Coalition says Michigan no-fault reform bill could have negative effects

Fourteen years ago, Sam was in a terrible single-car accident that left him in a coma.

He was hospitalized, and after hundreds of thousands of dollars in medical treatment, he still feels the effects of his car accident.   

"He has grand mal seizures. Not because he has a seizure disorder but because of his pituitary failure," said his mother, Maureen Howell.

That means that Sam has a traumatic brain injury, and because he had no fault insurance, 100 percent of his medical care was paid for. But now under the new no-fault bill that Gov. Whitmer recently signed, lawyers say Sam's medical coverage is in jeopardy.

"They going to fall in the sea of American healthcare, which we know is a broken system. ... This is about the care of people. In America, we don't do a very good job of caring for people and no-fault did that, and now they blew it up," said Stephen Sinas, an attorney representing auto accident victims.

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That's why many catastrophically injured people, medical providers, and others gathered in Novi on Tuesday to hear a different side of the new no-fault law.  

"Our fees will be (cut) 55 percent of what we currently charge as of January ... so for a small business such as myself that would effectively mean that I would be out of business," said Mary Fraser RN, nurse case manager.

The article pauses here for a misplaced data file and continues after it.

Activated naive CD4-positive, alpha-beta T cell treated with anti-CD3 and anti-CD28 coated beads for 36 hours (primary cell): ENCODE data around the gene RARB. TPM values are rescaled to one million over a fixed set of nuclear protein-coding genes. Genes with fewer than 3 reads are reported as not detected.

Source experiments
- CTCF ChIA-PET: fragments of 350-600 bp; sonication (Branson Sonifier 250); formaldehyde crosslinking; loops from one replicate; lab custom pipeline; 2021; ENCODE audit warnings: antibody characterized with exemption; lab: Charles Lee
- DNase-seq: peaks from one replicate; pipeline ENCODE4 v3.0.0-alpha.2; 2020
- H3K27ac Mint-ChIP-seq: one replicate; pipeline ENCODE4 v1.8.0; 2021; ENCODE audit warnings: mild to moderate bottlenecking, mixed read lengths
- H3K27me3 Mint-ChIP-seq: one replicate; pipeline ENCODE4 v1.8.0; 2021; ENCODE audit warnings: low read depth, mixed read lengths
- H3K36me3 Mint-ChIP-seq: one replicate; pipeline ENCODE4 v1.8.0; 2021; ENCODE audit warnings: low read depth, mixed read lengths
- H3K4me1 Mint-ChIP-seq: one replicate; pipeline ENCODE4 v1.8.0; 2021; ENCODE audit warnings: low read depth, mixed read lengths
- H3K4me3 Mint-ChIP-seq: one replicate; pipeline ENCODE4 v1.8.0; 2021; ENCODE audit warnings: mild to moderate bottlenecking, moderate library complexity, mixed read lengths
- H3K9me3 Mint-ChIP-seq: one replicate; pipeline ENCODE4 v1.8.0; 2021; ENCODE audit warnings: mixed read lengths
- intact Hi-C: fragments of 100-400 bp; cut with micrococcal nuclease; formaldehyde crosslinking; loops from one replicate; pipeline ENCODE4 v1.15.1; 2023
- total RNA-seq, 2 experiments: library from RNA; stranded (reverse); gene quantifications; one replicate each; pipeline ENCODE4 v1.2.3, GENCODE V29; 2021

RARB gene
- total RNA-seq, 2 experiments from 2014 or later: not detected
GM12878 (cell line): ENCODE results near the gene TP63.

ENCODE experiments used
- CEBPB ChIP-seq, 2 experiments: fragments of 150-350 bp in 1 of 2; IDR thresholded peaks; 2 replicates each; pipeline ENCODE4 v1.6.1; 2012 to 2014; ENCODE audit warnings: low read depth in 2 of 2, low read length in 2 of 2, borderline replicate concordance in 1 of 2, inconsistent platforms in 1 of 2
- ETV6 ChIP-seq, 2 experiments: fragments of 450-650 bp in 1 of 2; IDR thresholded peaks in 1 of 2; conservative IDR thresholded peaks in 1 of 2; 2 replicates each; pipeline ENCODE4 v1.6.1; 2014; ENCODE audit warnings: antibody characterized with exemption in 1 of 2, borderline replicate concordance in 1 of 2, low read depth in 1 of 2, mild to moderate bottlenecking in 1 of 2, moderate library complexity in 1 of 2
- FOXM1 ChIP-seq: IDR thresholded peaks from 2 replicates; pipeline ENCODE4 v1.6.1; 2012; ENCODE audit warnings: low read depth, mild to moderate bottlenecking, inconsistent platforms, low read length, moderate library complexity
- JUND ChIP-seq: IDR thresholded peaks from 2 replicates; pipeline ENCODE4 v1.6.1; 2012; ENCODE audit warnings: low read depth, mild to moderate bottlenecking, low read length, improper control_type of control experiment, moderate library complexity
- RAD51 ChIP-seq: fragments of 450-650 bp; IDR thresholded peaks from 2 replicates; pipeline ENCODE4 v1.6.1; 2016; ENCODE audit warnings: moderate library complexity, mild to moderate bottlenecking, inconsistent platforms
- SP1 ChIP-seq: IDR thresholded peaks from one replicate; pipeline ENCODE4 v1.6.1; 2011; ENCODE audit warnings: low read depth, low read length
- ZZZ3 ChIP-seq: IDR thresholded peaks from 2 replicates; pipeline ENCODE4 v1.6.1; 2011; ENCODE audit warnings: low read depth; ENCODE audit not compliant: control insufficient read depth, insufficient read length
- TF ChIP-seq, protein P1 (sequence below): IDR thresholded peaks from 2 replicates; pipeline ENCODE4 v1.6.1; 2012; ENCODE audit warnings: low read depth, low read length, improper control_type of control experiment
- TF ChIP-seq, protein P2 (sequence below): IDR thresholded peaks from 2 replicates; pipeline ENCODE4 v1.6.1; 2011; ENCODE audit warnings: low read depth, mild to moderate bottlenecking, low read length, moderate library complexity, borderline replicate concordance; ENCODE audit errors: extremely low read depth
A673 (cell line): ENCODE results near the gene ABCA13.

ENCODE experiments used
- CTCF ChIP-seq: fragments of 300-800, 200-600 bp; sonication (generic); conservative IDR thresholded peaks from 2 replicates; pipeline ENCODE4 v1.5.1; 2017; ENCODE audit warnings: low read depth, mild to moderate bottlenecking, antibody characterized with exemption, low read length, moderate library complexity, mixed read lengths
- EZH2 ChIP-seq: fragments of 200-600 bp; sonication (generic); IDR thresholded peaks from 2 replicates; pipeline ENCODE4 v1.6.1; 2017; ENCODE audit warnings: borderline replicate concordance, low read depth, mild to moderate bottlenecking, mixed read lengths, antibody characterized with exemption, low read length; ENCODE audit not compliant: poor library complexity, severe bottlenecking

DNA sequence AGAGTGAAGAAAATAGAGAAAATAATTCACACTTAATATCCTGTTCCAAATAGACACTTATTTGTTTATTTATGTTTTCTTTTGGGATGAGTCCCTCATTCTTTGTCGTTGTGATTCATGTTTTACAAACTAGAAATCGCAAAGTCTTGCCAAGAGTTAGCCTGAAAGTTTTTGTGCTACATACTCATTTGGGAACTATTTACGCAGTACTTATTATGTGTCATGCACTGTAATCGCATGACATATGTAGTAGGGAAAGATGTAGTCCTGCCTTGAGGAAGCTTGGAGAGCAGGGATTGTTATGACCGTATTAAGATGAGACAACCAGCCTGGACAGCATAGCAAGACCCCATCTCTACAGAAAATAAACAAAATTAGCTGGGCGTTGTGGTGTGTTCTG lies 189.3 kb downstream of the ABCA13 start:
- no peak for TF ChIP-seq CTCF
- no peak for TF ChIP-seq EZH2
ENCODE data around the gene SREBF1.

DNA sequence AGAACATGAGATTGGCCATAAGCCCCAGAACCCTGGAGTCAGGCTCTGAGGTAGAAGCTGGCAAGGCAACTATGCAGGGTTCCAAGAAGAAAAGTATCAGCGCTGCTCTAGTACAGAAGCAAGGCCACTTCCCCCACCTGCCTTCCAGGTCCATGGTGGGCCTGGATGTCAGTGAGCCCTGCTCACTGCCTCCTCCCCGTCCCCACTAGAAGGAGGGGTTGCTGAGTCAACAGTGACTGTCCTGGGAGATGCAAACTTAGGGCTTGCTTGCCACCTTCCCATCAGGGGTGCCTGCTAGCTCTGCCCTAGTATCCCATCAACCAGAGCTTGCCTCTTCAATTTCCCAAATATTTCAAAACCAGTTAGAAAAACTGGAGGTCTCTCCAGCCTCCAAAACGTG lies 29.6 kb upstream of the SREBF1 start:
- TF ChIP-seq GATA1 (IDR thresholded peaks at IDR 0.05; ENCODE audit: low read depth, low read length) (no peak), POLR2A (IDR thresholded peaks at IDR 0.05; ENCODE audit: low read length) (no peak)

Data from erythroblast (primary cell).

Besides a cap on medical coverage, there are limitations on the number of hours of family member can take care of an injured person, fee schedules limit how much medical providers can charge, and what about the guarantee that the rates will be cut.

"The discrimination that people of Detroit felt on their insurance rates is going to come back to haunt them again and cause them to receive less of a reduction overall than the people out in the suburbs are going to get," Sinas said.

Now the governor says she was aware of the concerns of many, but says the new no-fault insurance bill more positives for the state than negatives.  

"Any change is going to be concerning for people that are requiring the most intensive treatment, and we did our best to protect people and I think that we were able to do that to a large measure," Whitmer said.